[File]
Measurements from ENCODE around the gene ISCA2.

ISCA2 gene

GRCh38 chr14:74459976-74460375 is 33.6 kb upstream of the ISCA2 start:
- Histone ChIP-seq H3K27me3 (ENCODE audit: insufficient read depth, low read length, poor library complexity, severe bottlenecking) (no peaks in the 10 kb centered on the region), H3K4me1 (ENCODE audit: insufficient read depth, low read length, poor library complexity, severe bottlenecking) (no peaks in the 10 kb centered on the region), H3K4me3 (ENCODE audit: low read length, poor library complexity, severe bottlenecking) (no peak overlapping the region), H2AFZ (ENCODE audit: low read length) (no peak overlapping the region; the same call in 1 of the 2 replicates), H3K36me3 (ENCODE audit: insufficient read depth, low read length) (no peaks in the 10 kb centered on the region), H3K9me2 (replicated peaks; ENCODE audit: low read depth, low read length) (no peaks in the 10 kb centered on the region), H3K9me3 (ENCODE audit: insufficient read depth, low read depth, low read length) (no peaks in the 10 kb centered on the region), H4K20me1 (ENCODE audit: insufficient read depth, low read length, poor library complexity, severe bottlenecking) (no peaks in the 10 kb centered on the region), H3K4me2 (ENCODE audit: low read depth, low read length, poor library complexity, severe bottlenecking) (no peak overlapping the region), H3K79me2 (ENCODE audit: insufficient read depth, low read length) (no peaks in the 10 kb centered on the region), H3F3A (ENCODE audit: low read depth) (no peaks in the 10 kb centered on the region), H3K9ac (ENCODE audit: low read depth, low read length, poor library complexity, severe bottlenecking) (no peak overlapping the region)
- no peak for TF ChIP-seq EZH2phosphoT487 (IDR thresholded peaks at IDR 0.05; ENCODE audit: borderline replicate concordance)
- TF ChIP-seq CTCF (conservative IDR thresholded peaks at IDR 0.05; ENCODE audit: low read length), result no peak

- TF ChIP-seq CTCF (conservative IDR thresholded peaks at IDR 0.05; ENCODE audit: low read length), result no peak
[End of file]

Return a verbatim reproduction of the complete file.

Measurements from ENCODE around the gene ISCA2.

ISCA2 gene

GRCh38 chr14:74459976-74460375 is 33.6 kb upstream of the ISCA2 start:
- Histone ChIP-seq H3K27me3 (ENCODE audit: insufficient read depth, low read length, poor library complexity, severe bottlenecking) (no peaks in the 10 kb centered on the region), H3K4me1 (ENCODE audit: insufficient read depth, low read length, poor library complexity, severe bottlenecking) (no peaks in the 10 kb centered on the region), H3K4me3 (ENCODE audit: low read length, poor library complexity, severe bottlenecking) (no peak overlapping the region), H2AFZ (ENCODE audit: low read length) (no peak overlapping the region; the same call in 1 of the 2 replicates), H3K36me3 (ENCODE audit: insufficient read depth, low read length) (no peaks in the 10 kb centered on the region), H3K9me2 (replicated peaks; ENCODE audit: low read depth, low read length) (no peaks in the 10 kb centered on the region), H3K9me3 (ENCODE audit: insufficient read depth, low read depth, low read length) (no peaks in the 10 kb centered on the region), H4K20me1 (ENCODE audit: insufficient read depth, low read length, poor library complexity, severe bottlenecking) (no peaks in the 10 kb centered on the region), H3K4me2 (ENCODE audit: low read depth, low read length, poor library complexity, severe bottlenecking) (no peak overlapping the region), H3K79me2 (ENCODE audit: insufficient read depth, low read length) (no peaks in the 10 kb centered on the region), H3F3A (ENCODE audit: low read depth) (no peaks in the 10 kb centered on the region), H3K9ac (ENCODE audit: low read depth, low read length, poor library complexity, severe bottlenecking) (no peak overlapping the region)
- no peak for TF ChIP-seq EZH2phosphoT487 (IDR thresholded peaks at IDR 0.05; ENCODE audit: borderline replicate concordance)
- TF ChIP-seq CTCF (conservative IDR thresholded peaks at IDR 0.05; ENCODE audit: low read length), result no peak

- TF ChIP-seq CTCF (conservative IDR thresholded peaks at IDR 0.05; ENCODE audit: low read length), result no peak